have no memory of a time when I did not know who Joe
Cahill was. In the micro-group of Republicans holding
firm through the fifties and sixties everyone was
known to everyone else. As a child I was taken to
Bodenstown, to Edentubber, to commemotations around
the country and always on the buses there was great
fun to be had, rebel songs to be sung and I got to
know them all.
Tom Williams we salute you,
and we never shall forget, those who planned your
we vow we'll make them all regret...."
sang about Tom Williams on our journey from Brixton
Prison to Winchester where we were to go on trial
for having attempted to blow up symbols of the British
vow we'll make them all regret."
year was 1973, the day was the 2nd of September. Tom
Williams was hanged in Crumlin Road Prison on the
2nd of September 1942. My father had told me of that
day. How he and other Republicans inside the Crumlin
jail had sat in stoney silence in their cells until
the execution time came and went, then as one man
they screamed and banged and vented their anger and
frustration on anything to hand until eventually exhausted
they wept. On the road to Winchester Prison I remembered
all this and I remembered too the men who had been
sentenced with Tom Williams to hang. One was Joe Cahill.
"Tom Williams bravely claimed responsibility
for the raid," wrote one of the most virulently
anti-Republican journalists in Ireland last Sunday.
Joe Cahill did not have to die; who could blame us
as children for looking up to this man with awe and
respect. To us he was 'The Unhung Hero'.
As I grew older and wiser Joe Cahill became a very
ordinary Republican in my eyes. My aunt Bridie and
her sisters had no time for Joe Cahill, but then my
aunts demanded Olympian standards from anyone who
called themselves Republican. I never asked the reason
for their dislike, perhaps it was Joe's claim to have
"fired the fatal shot" that reduced him
in their eyes, in Bridie's case no eyes.
regards the fatal shot comment my father often remarked
"Why didn't he tell that to the judge when he
was in the dock?" My father was always direct
and to the point.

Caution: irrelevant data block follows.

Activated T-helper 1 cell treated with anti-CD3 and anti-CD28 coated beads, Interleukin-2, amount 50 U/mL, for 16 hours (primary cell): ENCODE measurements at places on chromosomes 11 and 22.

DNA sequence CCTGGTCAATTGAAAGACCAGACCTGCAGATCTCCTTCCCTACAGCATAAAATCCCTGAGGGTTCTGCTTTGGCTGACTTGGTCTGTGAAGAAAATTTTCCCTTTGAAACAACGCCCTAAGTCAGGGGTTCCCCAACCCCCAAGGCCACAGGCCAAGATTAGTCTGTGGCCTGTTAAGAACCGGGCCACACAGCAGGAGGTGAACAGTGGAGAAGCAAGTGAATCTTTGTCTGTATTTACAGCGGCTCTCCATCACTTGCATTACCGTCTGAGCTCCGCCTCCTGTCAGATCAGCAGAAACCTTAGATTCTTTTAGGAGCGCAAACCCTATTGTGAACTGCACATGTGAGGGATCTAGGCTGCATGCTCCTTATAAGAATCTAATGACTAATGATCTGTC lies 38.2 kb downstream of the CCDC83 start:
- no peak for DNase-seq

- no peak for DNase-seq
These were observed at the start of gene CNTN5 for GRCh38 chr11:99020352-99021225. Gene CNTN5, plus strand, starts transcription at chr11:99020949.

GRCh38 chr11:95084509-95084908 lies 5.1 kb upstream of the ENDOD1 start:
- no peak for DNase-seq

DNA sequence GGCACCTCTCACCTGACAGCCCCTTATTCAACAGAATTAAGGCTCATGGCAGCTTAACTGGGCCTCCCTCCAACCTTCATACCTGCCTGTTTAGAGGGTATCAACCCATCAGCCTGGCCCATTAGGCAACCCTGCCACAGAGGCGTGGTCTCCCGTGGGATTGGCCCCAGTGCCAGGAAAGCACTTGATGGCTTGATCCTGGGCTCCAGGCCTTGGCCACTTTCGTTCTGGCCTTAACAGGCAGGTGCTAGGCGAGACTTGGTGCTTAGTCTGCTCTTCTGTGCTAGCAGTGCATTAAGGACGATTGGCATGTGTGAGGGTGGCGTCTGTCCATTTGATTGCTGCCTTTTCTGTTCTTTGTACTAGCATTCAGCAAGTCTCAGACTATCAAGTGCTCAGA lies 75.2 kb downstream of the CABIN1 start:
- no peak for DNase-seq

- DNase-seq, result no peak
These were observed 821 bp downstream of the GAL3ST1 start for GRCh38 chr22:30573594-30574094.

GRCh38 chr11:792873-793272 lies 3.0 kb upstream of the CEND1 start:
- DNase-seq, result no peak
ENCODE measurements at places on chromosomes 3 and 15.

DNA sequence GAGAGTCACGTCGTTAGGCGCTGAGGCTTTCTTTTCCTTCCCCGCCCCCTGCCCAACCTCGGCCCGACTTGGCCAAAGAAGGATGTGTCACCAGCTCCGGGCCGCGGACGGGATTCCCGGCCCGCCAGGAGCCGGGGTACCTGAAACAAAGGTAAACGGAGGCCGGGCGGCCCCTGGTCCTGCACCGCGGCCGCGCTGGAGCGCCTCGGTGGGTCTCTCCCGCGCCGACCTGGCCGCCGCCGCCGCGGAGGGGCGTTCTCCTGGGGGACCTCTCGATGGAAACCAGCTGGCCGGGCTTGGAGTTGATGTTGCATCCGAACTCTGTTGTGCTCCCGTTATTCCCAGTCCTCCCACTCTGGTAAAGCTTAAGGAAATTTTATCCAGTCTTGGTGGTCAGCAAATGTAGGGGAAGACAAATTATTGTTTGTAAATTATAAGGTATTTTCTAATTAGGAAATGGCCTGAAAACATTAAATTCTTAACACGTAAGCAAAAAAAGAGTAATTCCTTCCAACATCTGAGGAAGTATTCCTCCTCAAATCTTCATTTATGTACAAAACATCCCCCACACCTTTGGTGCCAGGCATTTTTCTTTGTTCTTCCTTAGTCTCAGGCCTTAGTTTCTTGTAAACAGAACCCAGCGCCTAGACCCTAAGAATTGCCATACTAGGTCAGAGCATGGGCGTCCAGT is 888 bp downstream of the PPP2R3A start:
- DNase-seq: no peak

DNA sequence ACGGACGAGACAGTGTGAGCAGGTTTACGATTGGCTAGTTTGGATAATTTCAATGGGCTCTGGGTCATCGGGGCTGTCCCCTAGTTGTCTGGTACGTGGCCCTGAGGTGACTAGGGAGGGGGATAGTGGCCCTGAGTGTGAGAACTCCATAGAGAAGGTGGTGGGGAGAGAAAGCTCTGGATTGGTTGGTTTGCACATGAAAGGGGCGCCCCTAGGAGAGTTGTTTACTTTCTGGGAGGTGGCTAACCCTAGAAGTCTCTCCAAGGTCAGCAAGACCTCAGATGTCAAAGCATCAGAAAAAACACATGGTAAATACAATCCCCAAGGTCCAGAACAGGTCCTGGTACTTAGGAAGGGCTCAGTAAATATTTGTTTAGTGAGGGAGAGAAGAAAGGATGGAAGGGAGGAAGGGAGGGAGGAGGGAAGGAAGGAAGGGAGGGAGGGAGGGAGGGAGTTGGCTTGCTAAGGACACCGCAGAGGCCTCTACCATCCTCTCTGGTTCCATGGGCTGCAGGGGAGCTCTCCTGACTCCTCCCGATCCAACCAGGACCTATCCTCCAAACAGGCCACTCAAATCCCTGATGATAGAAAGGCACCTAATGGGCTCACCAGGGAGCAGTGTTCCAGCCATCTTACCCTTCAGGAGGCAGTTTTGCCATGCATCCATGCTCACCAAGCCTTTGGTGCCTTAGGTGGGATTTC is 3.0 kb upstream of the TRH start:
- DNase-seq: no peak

have studied the incident in detail and to this day
and forever more it will remain unclear as to who
fired the fatal shot.
am reminded of the title of a wonderful book written
by Ernie O'Malley, 'On Another Man's Wound'.
the years Provisional Sinn Fein have perfected the
publicity stunt. Walking up the steps of Stormont,
smiling "rhubarb, rhubarb, rhubarb...."
walking down the steps of Leinster House, smiling
"rhubarb, rhubarb, rhubarb...". Any old
gimmick for a good shot (photographic, of course!).
first stunt Joe Cahill was involved in was the press
conference given in 1971 in Ballymurphy. Then the
'most wanted' man in Belfast he sat on the platform
while the streets outside heaved with Brits. Joe duped
them all and before the day was out he would be sitting
safely in Dublin. We young ones loved it all, getting
one over on the Brits.
the years and all through this phase of the struggle
Joe has been produced like a rabbit from a hat. He
the veteran I.R.A man, the elder of the tribe, the
wise one, the one who knew the right way forward.
Indeed, knew so much that he was able to assure us
all that Tom Williams would be fully behind the Good
Friday Agreement. Now if things had only been reversed
in 1942 we could have heard Tom Williams say that
for himself! Joe Cahill was still duping but this
time it was not the Brits, it was other Republicans.
for the dead as Joe did must be the reserve of a very
elite or gifted Provisional member. Gerry Adams speaks
for Bobby Sands; Bobby, he told us, would be fully
behind the Peace Process. I often wonder who would
speak for me had my circumstances in Brixton Prison
reached their expected conclusion? What praises would
I be singing of the Good Friday Agreement?
eventual and total loss of respect for Joe Cahill
(the Oliver Plunkett's head of Provisionalism) was
the way he allowed his partially invented status to
sell a 'sell-out' to the naive but sincere Irish Americans.
Always keep the eye on the money, right boys?
have won the war....now let us win the Peace",
another off the cuff declaration by Joe.
me if I am wrong but my understanding of winning a
war is when the Victor accepts the symbolic sword
of surrender from the defeated who then sits down
to be told the conditions they will accept. No ifs
or buts if you are the losers.
then if "we (Provisionals) won the war"
are the Provisional Sinn Fein Party still begging
the 'defeated' (Brits I suppose) for more talks, for
the re-establishment of the British Assembly at Stormont,
for money and, oh yes please, their jobs back! Not
my idea of having won a war. Suppose they had lost
the war, where would we all be today? Doesn't bear
In fairness to Joe Cahill who is now dead, I see a
puppet master behind the way he was used, perhaps
even abused by those more cunning than himself.
Joe lived longer then his necessary appearances to
keep the doubtful convinced might have seen him driven
about in a sort of 'Provo Mobile' amongst the flock
(most of whom failed to turn up to his funeral despite
a big drive by the 'puppeteers'). He was a big asset
to the Provisional Movement. He was "The Unhung
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